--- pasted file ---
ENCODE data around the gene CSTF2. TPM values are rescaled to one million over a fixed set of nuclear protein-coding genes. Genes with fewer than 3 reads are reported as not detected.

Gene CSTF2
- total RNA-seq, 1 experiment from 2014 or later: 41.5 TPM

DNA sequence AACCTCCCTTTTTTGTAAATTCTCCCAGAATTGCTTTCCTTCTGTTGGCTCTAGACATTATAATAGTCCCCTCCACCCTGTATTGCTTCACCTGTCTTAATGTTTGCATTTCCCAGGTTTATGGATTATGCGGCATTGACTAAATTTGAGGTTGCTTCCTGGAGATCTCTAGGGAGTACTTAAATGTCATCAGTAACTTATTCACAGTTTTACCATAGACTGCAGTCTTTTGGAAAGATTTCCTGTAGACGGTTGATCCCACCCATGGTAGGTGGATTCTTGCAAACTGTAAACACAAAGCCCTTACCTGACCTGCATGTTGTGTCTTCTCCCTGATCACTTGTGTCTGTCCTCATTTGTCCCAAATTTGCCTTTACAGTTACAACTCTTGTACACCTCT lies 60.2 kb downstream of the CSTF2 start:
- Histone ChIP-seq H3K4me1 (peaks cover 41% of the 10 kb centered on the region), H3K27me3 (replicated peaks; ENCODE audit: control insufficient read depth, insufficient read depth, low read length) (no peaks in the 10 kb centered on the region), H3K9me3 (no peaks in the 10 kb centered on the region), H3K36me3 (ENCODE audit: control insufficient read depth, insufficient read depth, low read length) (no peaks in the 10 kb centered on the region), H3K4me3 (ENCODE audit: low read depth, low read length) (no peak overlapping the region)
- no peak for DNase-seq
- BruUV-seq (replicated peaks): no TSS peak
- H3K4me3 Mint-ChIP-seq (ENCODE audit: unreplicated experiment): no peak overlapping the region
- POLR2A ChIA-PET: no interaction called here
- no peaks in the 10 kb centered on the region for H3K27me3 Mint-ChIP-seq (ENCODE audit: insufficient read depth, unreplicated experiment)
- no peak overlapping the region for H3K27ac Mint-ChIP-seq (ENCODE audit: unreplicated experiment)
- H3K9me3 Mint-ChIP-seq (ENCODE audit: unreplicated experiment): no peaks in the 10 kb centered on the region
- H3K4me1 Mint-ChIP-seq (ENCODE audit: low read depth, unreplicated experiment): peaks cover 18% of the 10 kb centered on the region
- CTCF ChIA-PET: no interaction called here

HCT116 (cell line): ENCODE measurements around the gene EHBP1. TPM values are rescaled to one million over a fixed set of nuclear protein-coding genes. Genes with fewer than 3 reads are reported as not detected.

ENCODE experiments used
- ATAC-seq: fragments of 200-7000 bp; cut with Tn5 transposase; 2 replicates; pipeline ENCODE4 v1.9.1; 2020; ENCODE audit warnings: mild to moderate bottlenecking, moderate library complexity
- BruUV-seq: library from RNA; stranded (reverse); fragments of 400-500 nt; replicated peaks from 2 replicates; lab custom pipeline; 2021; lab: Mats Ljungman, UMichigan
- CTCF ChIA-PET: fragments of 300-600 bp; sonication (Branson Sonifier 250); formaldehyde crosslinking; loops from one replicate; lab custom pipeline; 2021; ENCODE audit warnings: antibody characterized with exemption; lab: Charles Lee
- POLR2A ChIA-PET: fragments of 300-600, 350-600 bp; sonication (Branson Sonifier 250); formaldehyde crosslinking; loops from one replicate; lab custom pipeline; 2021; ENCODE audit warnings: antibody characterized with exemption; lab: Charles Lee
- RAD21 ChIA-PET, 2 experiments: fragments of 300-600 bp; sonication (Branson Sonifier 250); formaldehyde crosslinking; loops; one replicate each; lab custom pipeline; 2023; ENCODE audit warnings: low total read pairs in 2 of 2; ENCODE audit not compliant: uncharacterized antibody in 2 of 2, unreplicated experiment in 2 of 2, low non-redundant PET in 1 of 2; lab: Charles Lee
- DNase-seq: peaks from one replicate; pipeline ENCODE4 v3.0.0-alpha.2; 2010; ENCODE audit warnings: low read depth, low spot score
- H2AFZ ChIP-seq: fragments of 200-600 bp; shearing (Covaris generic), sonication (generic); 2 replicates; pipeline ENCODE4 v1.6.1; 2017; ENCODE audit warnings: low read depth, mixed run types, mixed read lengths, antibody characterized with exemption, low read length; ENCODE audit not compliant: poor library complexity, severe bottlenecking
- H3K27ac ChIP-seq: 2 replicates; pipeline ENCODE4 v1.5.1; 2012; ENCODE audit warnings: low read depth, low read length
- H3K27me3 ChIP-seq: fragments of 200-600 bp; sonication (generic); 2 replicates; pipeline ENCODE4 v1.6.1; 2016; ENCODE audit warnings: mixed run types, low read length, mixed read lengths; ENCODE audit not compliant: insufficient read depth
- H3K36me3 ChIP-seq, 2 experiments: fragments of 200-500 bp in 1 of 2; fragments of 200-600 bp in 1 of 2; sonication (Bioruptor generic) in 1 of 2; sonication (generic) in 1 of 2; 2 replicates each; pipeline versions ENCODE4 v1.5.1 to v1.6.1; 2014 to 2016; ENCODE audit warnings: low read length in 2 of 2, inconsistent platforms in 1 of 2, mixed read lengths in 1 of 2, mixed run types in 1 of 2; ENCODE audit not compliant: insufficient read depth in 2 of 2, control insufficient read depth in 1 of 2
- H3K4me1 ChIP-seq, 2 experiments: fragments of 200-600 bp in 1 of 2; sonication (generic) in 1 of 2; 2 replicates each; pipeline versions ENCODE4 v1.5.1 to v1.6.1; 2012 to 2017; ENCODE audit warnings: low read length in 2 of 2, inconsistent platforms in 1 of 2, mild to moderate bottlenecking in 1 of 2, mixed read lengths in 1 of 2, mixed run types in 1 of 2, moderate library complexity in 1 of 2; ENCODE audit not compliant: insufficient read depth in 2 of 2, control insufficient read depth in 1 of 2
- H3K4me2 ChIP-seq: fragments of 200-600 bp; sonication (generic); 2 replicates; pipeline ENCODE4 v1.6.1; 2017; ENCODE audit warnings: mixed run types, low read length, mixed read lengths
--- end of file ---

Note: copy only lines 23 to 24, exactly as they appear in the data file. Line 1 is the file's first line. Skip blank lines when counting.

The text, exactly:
- H2AFZ ChIP-seq: fragments of 200-600 bp; shearing (Covaris generic), sonication (generic); 2 replicates; pipeline ENCODE4 v1.6.1; 2017; ENCODE audit warnings: low read depth, mixed run types, mixed read lengths, antibody characterized with exemption, low read length; ENCODE audit not compliant: poor library complexity, severe bottlenecking
- H3K27ac ChIP-seq: 2 replicates; pipeline ENCODE4 v1.5.1; 2012; ENCODE audit warnings: low read depth, low read length